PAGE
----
Speaking of new birds here is an update on the geese. The second batch of eggs were also not fertile. As I suspected both the duck boy and the goose boys are done for the year. Although the duck will occasionally perform. So both my girl geese are still trying to sit on the nest. I have done everything I can think of to discourage them but as soon as I open their gate at night they go right back and they spend the day walking around the fence line trying to figure out how to get back in to the non-existent eggs. Being the chump I am I felt sorry for them so the other day after the man had gone to work I crept down to the feed store knowing they were getting a new shipment of ducks that morning. I thought I would get some Black Cayugas because I really loved the one I had years ago. The hatchery had only sent one in their order and she was tiny. My intent was to put them under the geese but she was so small I was afraid she would get hurt or worse. So I got two Rouen because they were bigger and two more Khaki Campbell (because they are exceptional egg layers) and took them home. I tried putting them under the girls. The ladies were willing but those little ducks kept popping out from under and would have none of it. I tried until the little bugs got cold and finally decided I was going to have to raise them.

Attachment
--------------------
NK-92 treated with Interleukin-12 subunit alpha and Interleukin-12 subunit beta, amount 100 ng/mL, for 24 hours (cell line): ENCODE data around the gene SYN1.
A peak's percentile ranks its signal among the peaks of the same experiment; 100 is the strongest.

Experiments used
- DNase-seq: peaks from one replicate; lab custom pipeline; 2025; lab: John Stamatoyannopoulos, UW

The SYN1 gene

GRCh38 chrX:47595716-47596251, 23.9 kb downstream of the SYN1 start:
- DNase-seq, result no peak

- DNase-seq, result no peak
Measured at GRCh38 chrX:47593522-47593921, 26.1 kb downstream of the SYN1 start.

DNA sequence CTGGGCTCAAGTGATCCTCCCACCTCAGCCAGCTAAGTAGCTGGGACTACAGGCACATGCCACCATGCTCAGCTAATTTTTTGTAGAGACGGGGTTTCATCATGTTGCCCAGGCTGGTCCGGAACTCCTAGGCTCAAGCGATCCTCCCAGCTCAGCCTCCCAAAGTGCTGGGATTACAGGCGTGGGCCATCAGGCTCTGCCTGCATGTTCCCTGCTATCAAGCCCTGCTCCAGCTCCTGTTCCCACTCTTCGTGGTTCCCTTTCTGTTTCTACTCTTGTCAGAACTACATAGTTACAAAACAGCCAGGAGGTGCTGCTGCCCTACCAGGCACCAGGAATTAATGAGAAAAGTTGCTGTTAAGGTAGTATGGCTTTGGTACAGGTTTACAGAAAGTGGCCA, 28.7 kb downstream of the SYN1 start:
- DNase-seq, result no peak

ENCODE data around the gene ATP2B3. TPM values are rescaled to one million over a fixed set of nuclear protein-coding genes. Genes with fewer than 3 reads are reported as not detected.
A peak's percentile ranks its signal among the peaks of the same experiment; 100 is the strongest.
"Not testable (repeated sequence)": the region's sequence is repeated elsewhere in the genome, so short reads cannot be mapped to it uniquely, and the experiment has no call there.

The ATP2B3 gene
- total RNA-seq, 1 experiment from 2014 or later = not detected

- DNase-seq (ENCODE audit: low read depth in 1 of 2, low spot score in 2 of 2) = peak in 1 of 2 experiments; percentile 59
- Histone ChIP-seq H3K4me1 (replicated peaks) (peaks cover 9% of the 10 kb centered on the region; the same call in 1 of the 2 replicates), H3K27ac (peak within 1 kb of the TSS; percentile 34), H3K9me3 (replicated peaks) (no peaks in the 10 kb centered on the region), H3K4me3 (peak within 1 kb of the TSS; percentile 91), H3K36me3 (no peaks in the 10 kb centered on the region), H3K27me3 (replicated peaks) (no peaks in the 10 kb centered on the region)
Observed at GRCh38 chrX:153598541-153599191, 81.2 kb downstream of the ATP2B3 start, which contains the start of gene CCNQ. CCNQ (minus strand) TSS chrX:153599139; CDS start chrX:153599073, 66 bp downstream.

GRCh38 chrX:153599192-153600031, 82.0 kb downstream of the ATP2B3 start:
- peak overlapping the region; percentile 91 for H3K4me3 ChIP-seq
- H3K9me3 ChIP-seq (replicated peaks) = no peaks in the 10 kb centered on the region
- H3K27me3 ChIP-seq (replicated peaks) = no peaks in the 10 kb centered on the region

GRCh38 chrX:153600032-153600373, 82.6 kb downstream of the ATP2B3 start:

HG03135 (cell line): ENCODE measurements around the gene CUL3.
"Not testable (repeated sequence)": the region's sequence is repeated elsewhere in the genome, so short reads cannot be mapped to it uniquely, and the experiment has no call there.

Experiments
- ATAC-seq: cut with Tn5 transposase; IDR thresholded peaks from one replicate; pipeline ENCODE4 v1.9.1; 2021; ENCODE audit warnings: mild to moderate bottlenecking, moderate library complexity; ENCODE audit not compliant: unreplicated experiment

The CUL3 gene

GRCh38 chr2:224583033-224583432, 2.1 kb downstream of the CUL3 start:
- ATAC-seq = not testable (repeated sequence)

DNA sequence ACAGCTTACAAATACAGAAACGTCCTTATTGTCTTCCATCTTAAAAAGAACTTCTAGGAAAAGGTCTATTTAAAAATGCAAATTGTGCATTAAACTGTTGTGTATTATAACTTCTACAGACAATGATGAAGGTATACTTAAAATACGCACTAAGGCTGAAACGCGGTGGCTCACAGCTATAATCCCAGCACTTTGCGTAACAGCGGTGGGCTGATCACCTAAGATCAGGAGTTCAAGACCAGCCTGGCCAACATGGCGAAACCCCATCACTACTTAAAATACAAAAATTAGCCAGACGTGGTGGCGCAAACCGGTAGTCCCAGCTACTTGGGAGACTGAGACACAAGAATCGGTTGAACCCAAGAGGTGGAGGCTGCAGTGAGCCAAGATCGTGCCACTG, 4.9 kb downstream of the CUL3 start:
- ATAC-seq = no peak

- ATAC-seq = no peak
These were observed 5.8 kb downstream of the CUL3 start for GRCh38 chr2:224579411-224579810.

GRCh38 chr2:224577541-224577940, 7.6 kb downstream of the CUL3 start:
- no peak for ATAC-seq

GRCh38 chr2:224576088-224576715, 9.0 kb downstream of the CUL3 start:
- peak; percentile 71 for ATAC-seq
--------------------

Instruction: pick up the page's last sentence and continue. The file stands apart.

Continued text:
Rouen are stripped 
click to enlarge
So meet Lola and the crew. She is absolutely ADORABLE! The rest are just cute. For those who don't know what a Rouen is it is a mallard derivative and looks a lot like a mallard. I don't know what I am going to do with them yet but will probably sell them or just find them good homes since they will be pets.